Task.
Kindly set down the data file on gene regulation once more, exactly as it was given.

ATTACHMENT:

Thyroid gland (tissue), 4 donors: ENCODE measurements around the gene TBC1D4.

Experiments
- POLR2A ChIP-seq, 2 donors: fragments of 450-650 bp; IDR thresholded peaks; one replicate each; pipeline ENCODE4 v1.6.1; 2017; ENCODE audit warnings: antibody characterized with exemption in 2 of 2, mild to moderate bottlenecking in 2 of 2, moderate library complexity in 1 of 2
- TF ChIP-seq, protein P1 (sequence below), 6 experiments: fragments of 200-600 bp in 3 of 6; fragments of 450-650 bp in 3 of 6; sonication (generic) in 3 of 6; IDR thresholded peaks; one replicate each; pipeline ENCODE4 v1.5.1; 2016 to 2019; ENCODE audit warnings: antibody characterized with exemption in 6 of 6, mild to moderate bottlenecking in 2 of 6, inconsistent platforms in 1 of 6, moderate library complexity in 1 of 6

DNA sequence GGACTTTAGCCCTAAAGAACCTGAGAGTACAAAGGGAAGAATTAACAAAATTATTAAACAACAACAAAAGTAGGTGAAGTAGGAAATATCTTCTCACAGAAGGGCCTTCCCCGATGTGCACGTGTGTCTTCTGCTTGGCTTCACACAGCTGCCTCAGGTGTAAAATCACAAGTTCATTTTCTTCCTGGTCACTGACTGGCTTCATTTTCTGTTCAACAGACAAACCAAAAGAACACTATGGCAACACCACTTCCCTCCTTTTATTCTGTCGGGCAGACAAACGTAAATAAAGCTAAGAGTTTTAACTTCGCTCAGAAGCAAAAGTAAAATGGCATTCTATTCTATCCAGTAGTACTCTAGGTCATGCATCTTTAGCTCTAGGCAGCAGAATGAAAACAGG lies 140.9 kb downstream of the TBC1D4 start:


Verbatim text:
Thyroid gland (tissue), 4 donors: ENCODE measurements around the gene TBC1D4.

Experiments
- POLR2A ChIP-seq, 2 donors: fragments of 450-650 bp; IDR thresholded peaks; one replicate each; pipeline ENCODE4 v1.6.1; 2017; ENCODE audit warnings: antibody characterized with exemption in 2 of 2, mild to moderate bottlenecking in 2 of 2, moderate library complexity in 1 of 2
- TF ChIP-seq, protein P1 (sequence below), 6 experiments: fragments of 200-600 bp in 3 of 6; fragments of 450-650 bp in 3 of 6; sonication (generic) in 3 of 6; IDR thresholded peaks; one replicate each; pipeline ENCODE4 v1.5.1; 2016 to 2019; ENCODE audit warnings: antibody characterized with exemption in 6 of 6, mild to moderate bottlenecking in 2 of 6, inconsistent platforms in 1 of 6, moderate library complexity in 1 of 6

DNA sequence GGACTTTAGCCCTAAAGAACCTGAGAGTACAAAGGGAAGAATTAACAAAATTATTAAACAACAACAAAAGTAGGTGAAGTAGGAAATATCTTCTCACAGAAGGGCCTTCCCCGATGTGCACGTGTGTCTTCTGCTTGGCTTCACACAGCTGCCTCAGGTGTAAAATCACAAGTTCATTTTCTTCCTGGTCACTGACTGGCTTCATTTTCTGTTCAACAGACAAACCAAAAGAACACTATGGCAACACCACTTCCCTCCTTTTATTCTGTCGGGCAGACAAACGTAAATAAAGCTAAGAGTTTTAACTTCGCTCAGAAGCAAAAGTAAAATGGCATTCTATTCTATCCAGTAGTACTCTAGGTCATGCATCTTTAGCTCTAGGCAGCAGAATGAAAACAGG lies 140.9 kb downstream of the TBC1D4 start: